Foster’s way: as easy as 1-2-3. And then, 4-5-6-7.
The 1-2-3 part stands for beginning, middle, and end. The beginning gets is own 1-2-3, the middle a round of 4-5-6, the end a 7. Do three plus seven equal a perfect 10? Score!
The beginning’s #1: a character in #2 a setting with #3 a problem.
OK, so how do we let readers know who the main character is? “Giving a name is not enough,” Foster told her audience. We have to worm our way inside that character’s head. “Show us who she is and what she cares about. Otherwise, you’re just typing.”
And although she analyzed movie plots to illustrate her points, she was careful to note that “books aren’t movies.” Don’t forget the details, because, unlike scriptwriters, writers of fiction won’t have actors, location hunters, decorators, or music to fill in their characters and worlds. And “it’s a character and details that pull readers in.”
One character only? What about ensemble casts? “Even if the story is about a group, there is always one central character who everybody else revolves around,” was Foster’s take.
And give that character a setting, not an empty stage, to stand on while we’re getting to know her.
And about that problem – the one that opens the story “doesn’t necessarily have to be the main story problem.” Find a dilemma that will intrigue the reader, and build on it as necessary.
Because that’s what the middle’s #4-6 are for.
Which, by the way, can be expanded as needed, but the fairy tale rule of 3’s is a time-tested favorite narrative device.
Why not simply start in the middle, in media res, in the first place? The term means starting in the midst of an action, which is fine with Foster. Except that starting in the middle of things doesn’t mean the beginning can be neglected. All three of the beginning’s elements must still be included, because as the story’s true middle unfolds, the character’s problems are only going to get worse.
The elements unique to the middle are #4 the character’s attempt to solve the initial problem, #5 her failure (or her success, which only leads to a greater problem), with #6 everything now on the line as she makes a final effort -- the climax of the story.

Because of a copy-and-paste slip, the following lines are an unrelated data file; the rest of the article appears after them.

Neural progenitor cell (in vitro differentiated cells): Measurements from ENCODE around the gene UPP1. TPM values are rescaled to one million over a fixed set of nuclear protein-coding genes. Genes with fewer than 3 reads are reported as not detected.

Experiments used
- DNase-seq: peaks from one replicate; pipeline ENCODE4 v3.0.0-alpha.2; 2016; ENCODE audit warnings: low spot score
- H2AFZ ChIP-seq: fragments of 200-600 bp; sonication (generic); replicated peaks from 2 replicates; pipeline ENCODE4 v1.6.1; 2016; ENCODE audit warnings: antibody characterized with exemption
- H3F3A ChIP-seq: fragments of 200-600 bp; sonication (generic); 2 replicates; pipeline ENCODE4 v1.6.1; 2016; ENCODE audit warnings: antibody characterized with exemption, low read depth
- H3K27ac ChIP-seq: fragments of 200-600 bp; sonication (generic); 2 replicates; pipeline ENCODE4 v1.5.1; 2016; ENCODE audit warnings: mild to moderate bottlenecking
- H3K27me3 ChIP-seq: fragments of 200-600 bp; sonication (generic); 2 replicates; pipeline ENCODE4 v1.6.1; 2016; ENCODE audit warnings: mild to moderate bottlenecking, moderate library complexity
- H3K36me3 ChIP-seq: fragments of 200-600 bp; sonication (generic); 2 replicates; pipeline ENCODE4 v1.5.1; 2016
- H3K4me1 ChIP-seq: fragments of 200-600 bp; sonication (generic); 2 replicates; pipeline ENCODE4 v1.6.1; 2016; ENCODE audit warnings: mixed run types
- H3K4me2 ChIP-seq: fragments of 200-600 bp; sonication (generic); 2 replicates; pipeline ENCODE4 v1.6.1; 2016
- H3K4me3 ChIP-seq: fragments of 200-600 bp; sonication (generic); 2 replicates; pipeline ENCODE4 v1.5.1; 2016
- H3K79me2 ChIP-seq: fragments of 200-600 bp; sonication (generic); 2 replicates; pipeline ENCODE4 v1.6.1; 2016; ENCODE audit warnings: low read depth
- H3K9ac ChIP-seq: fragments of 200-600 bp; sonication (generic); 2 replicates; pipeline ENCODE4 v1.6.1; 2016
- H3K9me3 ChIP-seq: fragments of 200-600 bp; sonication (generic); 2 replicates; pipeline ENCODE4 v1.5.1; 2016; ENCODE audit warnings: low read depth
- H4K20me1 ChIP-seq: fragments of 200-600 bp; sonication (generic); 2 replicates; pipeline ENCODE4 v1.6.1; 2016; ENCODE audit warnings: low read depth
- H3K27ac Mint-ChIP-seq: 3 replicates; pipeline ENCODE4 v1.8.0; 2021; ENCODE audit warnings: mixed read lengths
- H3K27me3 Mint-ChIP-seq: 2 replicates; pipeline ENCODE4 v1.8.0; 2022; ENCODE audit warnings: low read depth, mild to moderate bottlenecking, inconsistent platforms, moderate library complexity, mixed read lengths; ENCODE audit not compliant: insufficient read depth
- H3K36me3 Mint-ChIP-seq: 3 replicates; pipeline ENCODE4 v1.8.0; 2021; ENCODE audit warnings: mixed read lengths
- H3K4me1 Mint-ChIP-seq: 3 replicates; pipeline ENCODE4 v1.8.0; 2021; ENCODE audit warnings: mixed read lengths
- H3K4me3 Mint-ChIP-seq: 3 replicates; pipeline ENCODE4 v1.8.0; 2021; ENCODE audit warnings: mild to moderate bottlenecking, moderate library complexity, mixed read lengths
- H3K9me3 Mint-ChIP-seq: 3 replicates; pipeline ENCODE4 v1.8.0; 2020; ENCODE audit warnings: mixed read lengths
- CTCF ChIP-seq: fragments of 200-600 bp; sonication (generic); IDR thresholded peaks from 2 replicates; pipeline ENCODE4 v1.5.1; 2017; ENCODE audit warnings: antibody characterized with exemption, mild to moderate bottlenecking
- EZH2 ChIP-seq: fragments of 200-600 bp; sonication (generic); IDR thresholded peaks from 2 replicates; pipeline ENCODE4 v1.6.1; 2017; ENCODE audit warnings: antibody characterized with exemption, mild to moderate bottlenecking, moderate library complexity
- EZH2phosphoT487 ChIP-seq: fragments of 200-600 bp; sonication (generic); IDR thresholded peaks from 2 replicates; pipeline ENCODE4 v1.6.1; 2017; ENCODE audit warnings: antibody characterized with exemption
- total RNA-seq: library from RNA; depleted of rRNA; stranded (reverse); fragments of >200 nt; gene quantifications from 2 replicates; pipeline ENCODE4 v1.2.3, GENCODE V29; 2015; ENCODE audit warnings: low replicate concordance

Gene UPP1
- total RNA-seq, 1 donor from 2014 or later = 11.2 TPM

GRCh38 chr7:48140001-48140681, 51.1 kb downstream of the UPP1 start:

How the character solves, or tries to solve, her problems matters as well. Her attempts at solutions must be done in an intelligent way, Foster said, or at least, “the solution must make sense to the character.”
“Whether or not she succeeds, things must only get worse!” Foster said. “Spray paint it on the wall!” because it’s through these repeated attempts, whether successes or failures, that the story’s character development and world building occur, and that it reaches climactic moment after which nothing will be the same, either physically or emotionally.
And that’s the end, right?
Wrong. “The climax is not the ending of the story,” Foster said.
The ending is #7 validation. Or at least resolution.
“I’ll tell you a secret,” Foster said. “The ending is what sells your next story.” It can include tying up or at least acknowledging any threads left dangling from the beginning or middle, a “medal pinning” celebration/ceremony/party, and a “happily ever after” or “happily ever after for now” notice – the last two particularly important for any romantic elements involved in the plot.
And now we’re really finished, right? Maybe. Or maybe not.
“Sometimes you need an epilogue,” Foster said, an after note that is either separated by time or space from the main narrative, given in a point of view different from the main narrative, or includes events outside that narrative.